As soon as I read on the CAPS homepage that the National Archives and Record Administration had released detailed 1940 census information, I joined millions of other American trying to access the online data. The interest in the 1940 census that included 3.8 million handwritten pages was so keen that hours passed before I could get on the site.
Like many others, I was motivated by my status as unofficial Guzzardi family historian. During the 1930s, my Sicilian-born father moved to California from New York where he met my mother who grew up in Merced. My maternal grandmother came to California from a small Iowa farm. In the 1930s California, especially Southern California and the San Joaquin Valley, were prime destinations for Midwesterners.
While I wasn’t yet born in 1940, I grew up in the unspoiled era just after the decade’s turn and have photo albums that show a California few could believe existed if they hadn’t been there to experience it. To name two examples, I recall driving through the San Fernando Valley on the way to my grandfather’s ranch and seeing little other than orange groves en route. And I also remember family picnics on nearly deserted Santa Monica beaches. Today, strip malls have replaced the orange groves and there’s no available beach parking. The old snapshots are painful to look at.
Among the other changes chronicled by the 1940 census, all negative and all caused by over- immigration which in turn led to overpopulation, are:
- Only six California cities in 1940 had populations of 100,000 or more: Long Beach, Los Angeles, Oakland, Sacramento, San Diego and San Francisco. In 2010, 67 cities had populations greater than 100,000. In 1940, California was the nation's fifth-largest state, trailing New York, Pennsylvania, Illinois and Ohio.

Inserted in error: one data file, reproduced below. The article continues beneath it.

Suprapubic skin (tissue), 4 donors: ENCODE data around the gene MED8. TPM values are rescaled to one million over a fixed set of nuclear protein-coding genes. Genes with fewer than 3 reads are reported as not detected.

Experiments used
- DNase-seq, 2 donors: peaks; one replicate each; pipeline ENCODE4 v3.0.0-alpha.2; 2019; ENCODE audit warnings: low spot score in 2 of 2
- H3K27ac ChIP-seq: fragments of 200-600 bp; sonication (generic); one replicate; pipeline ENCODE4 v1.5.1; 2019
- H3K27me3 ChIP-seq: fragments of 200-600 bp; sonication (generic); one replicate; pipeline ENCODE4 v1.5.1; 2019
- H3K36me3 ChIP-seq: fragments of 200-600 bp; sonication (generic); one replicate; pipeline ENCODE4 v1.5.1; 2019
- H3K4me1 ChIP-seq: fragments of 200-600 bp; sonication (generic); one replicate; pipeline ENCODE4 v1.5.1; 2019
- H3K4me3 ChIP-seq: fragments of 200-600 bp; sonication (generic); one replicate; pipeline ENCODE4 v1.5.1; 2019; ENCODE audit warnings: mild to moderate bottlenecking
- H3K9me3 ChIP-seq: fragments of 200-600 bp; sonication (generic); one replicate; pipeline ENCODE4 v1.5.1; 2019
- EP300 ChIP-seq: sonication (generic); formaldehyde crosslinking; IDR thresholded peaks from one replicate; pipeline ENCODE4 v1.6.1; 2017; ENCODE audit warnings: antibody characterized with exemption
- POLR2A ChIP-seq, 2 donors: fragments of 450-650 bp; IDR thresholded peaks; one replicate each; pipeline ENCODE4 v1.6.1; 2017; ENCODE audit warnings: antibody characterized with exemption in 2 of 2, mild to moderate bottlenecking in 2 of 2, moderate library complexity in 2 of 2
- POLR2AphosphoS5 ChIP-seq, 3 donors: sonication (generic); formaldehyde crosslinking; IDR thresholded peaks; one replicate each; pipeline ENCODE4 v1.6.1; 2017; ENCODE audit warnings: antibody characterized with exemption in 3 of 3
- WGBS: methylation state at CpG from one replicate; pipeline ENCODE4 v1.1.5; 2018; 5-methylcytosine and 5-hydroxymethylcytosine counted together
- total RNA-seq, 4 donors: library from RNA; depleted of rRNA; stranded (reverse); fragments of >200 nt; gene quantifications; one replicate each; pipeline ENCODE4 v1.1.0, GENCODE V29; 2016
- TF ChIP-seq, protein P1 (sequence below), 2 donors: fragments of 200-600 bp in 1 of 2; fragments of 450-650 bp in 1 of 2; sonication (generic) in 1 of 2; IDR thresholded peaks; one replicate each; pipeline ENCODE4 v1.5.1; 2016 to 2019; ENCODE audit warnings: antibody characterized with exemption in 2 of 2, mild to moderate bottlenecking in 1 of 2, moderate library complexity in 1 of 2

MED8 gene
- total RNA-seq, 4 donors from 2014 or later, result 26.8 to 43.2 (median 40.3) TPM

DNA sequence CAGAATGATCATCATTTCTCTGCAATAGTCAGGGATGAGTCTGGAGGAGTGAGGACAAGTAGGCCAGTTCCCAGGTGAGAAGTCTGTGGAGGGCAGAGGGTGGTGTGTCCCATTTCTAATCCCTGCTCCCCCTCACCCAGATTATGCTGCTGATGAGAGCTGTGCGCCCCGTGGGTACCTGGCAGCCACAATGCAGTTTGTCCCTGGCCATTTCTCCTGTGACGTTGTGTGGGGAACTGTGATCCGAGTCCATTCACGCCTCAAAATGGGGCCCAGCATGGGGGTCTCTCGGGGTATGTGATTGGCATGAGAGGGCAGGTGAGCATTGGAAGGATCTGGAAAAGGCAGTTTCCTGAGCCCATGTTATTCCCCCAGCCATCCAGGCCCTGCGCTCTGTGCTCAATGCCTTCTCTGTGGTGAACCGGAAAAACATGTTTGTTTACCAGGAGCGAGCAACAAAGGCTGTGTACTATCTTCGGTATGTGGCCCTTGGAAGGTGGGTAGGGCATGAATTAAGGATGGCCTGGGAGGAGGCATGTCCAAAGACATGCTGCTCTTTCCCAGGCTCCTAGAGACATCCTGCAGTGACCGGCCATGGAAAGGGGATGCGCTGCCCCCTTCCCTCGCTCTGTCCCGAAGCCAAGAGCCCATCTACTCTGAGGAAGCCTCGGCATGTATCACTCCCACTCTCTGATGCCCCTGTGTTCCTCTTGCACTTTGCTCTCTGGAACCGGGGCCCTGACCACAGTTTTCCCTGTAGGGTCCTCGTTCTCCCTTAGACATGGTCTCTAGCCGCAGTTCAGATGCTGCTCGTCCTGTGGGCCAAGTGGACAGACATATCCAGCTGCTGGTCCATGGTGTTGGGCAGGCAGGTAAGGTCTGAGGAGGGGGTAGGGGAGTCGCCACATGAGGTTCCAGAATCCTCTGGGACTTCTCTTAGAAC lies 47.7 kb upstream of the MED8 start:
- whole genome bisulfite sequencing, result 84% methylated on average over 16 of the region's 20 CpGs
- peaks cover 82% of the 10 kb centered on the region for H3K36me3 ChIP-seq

- Nearly 87 percent of Californians were American-born in 1940. In 2010, 71.6 percent were born in the United States, including 53.8 percent in California.
- The 1940 Census recorded Californians in three primary categories for race: white (95.5 percent), Negro, the word used at the time, (1.8 percent) and other races including Hispanic and Asian (2.7 percent).
In 2010, the census asked more detailed questions about race and origin. Nearly 58 percent of Californians identified themselves as white, 6.2 percent as black or African American, 1 percent as American Indian and Alaska native, 13 percent as Asian, 0.4 percent as native Hawaiian and other Pacific islander, 17 percent as other, and 4.9 percent as two or more races. Among all races, 37.6 percent identified as Hispanic or Latino. An interactive census 2010 map is here.
In that simpler and less populated era seven decades ago, Californians were better educated.
While just 24.5 percent of Americans had earned at least a high school diploma in 1940, more than 37 percent of Californians had secondary degrees, the nation’s highest rate. California also had the highest rate of college graduates among states, 6.8 percent, behind only Washington, D.C.'s 11.1 percent.
In 2010, 80.7 percent of Californians were high school graduates and 30.1 percent held at least a bachelor's degree. While higher than in 1940, those rates are no longer the United States’ best: 85.6 percent of Americans now have at least high school diplomas and 28.2 percent are college graduates. Read my CAPS Issues analysis of California’s education crisis here.
The smaller California of my youth was a better place to live. The state’s unchecked population growth spawned almost exclusively by immigration and immigrants’ children has diminished its quality of life to a level no one could have imagined in 1940.